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Amazon Introduces AWS Batch Preview

| by Kent Weare Follow 10 Followers on Dec 04, 2016. Estimated reading time: 3 minutes |

At the recent AWS Re:Invent conference, Amazon announced a new preview service, called AWS Batch. AWS Batch allows organizations to optimize their scheduling and workload execution across a cloud-based landscape. Amazon has built this service in response to many AWS customers building their own batch platforms using EC2 instances, containers and CloudWatch.

Running Batch schedulers and jobs is not a new paradigm. It has traditionally been managed on-premise using fixed infrastructure in the form of clusters. Inevitably, customers either over build and have underutilized infrastructure or under build and miss opportunities. Jeff Barr, chief evangelist at AWS, sees an opportunity to modernize traditional approaches by using the cloud:

We believe that cloud computing has the potential to change the batch computing model for the better, with fast access to many different types of EC2 instances, the ability to scale up and down in response to changing needs, and a pricing model that allows you to bid for capacity and to obtain it as economically as possible.

Image Source: (screenshot) https://www.youtube.com/watch?v=ZDScBNahsL4

AWS Batch does not require any installation on servers and can dynamically provision compute resources, including the ability to participate in Amazon Spot instances, which allow customers to bid on spare Amazon EC2 computing capacity. Job Priority and dependency management are also features built into the service. Amazon wants customers to focus on identifying and providing business requirements to the service, and AWS Batch will take care of the rest.

Image Source: (screenshot) https://www.youtube.com/watch?v=ZDScBNahsL4

In the Introducing AWS Batch: Easy and Efficient Batch Computing on AWS session, at AWS re:Invent, Jamie Kinney, principal product manager at AWS, introduced the following AWS Batch Concepts:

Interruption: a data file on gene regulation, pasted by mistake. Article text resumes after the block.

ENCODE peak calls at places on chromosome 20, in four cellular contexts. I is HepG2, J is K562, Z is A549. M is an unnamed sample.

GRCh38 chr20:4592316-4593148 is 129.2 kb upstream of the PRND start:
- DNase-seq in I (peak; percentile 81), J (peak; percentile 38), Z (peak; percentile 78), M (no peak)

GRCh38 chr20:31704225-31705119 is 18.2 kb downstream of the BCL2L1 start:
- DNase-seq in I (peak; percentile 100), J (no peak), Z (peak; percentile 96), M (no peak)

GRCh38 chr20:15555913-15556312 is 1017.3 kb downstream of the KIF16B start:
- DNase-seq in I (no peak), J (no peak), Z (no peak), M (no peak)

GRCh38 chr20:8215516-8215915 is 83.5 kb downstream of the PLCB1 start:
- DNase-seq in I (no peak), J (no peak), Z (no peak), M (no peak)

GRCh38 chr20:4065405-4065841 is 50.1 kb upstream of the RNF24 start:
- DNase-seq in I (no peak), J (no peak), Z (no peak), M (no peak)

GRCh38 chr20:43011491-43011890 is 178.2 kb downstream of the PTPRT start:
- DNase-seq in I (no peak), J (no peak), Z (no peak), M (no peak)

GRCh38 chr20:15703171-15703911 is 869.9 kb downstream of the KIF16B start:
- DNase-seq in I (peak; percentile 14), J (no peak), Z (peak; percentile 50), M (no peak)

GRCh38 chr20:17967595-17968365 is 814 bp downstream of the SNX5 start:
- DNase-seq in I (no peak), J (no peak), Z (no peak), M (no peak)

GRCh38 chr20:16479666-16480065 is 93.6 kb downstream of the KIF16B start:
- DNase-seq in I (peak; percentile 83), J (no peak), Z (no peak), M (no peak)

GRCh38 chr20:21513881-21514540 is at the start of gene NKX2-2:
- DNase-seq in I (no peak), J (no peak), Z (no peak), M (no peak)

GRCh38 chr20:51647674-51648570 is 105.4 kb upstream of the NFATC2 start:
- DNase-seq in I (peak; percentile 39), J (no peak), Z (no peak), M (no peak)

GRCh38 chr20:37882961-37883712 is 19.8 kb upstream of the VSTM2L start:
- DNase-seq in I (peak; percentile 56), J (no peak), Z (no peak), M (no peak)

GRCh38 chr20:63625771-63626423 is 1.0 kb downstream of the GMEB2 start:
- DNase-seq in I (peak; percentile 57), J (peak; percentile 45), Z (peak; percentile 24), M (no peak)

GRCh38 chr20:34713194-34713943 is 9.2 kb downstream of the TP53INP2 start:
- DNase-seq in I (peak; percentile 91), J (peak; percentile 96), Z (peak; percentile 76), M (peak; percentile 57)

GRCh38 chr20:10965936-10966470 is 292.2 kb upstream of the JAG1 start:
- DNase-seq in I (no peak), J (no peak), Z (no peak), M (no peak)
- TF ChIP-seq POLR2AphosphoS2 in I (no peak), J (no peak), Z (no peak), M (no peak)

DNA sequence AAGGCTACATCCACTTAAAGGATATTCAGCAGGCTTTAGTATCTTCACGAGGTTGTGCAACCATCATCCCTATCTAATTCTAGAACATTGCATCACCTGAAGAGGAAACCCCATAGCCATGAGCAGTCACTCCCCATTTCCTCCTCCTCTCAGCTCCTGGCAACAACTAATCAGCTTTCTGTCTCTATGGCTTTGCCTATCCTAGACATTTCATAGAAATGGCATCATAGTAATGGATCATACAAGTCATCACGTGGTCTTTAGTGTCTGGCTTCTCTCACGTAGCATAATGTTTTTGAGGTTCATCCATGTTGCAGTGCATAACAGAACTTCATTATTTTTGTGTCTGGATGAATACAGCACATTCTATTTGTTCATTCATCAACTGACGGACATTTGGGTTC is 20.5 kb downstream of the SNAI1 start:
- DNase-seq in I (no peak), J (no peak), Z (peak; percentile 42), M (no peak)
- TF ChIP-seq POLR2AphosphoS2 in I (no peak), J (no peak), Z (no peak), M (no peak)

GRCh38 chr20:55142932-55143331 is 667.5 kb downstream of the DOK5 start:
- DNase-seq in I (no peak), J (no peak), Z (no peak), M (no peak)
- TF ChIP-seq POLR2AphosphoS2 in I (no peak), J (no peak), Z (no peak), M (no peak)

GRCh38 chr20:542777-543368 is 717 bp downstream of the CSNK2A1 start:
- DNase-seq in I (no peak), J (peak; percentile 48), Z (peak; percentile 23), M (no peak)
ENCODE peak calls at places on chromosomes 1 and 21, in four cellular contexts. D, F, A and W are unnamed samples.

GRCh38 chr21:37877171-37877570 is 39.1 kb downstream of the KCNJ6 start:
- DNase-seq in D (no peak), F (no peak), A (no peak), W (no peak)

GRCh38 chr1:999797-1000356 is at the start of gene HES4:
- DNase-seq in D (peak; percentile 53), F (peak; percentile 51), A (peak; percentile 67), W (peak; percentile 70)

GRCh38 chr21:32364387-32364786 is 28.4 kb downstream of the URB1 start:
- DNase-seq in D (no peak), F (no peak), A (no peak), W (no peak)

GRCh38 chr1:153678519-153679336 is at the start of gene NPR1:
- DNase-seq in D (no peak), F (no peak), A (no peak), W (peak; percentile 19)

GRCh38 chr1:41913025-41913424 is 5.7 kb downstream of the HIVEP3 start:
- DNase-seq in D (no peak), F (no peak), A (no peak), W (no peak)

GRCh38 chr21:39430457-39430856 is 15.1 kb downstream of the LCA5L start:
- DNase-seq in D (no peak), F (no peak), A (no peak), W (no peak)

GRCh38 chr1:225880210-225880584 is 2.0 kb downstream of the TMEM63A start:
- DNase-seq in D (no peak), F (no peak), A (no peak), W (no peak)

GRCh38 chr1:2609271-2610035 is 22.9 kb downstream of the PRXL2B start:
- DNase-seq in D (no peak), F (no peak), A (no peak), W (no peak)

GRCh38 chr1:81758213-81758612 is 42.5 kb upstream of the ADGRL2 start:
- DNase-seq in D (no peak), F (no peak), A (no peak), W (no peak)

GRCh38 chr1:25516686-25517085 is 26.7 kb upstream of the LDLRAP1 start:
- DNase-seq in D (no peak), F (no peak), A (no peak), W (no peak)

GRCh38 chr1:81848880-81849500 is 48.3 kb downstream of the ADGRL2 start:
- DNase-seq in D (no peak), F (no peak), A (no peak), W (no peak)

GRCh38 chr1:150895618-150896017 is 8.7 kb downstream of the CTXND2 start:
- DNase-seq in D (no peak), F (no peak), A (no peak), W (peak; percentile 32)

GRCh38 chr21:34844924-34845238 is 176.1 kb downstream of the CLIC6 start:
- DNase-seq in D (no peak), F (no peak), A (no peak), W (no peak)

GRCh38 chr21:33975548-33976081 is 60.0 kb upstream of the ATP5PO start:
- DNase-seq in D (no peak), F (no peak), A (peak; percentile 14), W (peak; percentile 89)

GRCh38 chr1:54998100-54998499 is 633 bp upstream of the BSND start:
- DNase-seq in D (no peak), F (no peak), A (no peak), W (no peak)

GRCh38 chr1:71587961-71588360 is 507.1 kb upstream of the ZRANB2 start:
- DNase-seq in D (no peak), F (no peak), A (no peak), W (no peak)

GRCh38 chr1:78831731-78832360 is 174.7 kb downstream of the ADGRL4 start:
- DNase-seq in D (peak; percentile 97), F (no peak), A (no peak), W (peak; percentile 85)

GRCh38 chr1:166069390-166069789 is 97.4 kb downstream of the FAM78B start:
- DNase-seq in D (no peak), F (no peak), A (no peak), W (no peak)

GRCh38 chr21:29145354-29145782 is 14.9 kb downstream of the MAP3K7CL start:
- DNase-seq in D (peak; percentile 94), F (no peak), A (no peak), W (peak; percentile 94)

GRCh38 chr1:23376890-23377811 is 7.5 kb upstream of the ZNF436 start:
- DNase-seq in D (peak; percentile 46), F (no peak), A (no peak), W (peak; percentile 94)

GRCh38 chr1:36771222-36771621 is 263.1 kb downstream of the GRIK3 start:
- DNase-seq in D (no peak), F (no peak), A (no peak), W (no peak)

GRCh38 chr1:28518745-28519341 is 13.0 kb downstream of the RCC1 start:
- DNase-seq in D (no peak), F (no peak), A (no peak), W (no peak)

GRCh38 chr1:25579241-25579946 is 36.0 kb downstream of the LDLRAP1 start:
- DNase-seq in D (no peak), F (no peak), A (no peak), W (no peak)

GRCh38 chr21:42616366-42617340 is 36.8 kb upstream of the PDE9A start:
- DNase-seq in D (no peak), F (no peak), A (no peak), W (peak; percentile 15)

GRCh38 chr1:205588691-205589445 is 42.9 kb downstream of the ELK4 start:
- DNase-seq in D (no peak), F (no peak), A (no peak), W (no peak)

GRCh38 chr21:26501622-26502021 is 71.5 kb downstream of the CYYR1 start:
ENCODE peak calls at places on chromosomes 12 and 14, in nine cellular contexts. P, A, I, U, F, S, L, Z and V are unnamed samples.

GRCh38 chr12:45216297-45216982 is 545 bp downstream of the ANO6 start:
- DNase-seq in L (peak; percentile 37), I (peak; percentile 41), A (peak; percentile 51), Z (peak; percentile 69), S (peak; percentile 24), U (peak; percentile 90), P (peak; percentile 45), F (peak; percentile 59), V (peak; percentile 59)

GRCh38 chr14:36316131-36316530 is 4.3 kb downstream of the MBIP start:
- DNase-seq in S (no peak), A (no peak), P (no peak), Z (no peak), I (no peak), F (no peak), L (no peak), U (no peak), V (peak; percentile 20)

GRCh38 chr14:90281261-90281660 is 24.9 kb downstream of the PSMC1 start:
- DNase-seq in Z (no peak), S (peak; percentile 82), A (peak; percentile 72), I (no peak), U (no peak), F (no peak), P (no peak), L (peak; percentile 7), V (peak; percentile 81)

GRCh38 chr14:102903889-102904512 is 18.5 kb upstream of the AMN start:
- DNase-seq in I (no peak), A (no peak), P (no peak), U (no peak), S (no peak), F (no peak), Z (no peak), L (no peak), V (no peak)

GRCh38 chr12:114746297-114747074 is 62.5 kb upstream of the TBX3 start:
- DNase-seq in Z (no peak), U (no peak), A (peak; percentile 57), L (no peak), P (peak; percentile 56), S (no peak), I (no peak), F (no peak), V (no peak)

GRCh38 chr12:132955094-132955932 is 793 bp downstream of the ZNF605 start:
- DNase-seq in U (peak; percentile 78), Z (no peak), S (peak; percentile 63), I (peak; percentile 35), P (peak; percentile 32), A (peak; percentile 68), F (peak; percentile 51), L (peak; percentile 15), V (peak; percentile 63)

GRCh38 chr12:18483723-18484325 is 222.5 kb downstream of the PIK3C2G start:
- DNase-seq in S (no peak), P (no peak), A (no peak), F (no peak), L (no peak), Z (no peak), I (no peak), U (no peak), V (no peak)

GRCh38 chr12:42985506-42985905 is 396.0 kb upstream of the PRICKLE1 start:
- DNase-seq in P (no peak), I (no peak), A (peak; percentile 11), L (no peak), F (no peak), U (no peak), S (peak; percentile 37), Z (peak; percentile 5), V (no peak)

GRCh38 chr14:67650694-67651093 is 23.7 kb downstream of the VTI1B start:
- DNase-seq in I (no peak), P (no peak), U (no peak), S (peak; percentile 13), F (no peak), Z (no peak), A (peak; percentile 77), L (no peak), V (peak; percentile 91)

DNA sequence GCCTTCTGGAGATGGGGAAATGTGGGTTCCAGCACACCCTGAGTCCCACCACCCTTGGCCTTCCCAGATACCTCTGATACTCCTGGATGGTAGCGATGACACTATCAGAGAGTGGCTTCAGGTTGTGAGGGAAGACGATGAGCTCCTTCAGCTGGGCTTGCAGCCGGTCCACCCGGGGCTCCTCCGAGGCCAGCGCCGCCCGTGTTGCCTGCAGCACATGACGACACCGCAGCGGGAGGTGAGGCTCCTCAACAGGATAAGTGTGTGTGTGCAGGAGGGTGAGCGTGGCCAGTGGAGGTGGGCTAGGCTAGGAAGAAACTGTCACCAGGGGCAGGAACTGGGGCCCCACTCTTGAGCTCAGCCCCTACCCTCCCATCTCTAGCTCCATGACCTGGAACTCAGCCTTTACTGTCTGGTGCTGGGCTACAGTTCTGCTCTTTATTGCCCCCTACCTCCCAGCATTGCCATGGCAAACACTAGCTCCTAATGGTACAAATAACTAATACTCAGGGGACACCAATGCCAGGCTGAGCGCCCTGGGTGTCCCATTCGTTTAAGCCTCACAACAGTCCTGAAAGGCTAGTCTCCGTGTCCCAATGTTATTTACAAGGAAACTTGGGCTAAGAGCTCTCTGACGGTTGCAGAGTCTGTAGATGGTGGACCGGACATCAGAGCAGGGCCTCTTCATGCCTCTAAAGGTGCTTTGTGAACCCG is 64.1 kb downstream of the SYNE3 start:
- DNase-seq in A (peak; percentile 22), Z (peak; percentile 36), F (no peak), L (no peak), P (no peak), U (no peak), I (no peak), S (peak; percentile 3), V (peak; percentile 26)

• Jobs represent a unit of work, which are submitted to Job Queues, where they reside, and are prioritized, until they are able to be attached to a compute resource.
  • Job Definitions specify how Jobs are to be run. While each job must reference a Job Definition, many parameters can be overridden, including vCPU, memory, Mount points and container properties.
  • Job Queues store Jobs until they are ready to run. Jobs may wait in the queue while dependent Jobs are being executed or waiting for system resources to be provisioned.
  • Compute Environments include both Managed and Unmanaged environments. Managed compute environments enable you to describe your business requirements (instance types, min/max/desired vCPUs etc.) and AWS will launch and scale resources on your behalf. Unmanaged environments allow you to launch and manage your own resources such as containers.
  • Scheduler evaluates when, where and how to run Jobs that have been submitted to a Job Queue. Jobs run in approximately the order in which they are submitted as long as all dependencies on other jobs have been met.

Amazon has provided some guidance on when AWS Batch should and should not be used. In use cases where there is a lot of data being passed around, such as ETL or Big Data processing, Amazon is encouraging customers to consider EMR, Data Pipeline, Redshift or other related data processing tools. In scenarios where customers may have many small Cron jobs, AWS could be used to execute these jobs, but Kinney suggests that customers “will likely need a workflow or job-scheduling system to manage schedules and orchestrate job submissions.”

However, Kinney feels that AWS Batch is an ideal tool

for customers who run a lot of big and small compute jobs on heterogeneous compute resources.

AWS Batch is currently in preview in the US East (Northern Virginia) Region. Once the service reaches General Availability, the functionality will be made available in other regions. Support for Array jobs and jobs being executed as AWS Lambda functions are on the near-term AWS Batch roadmap.

 

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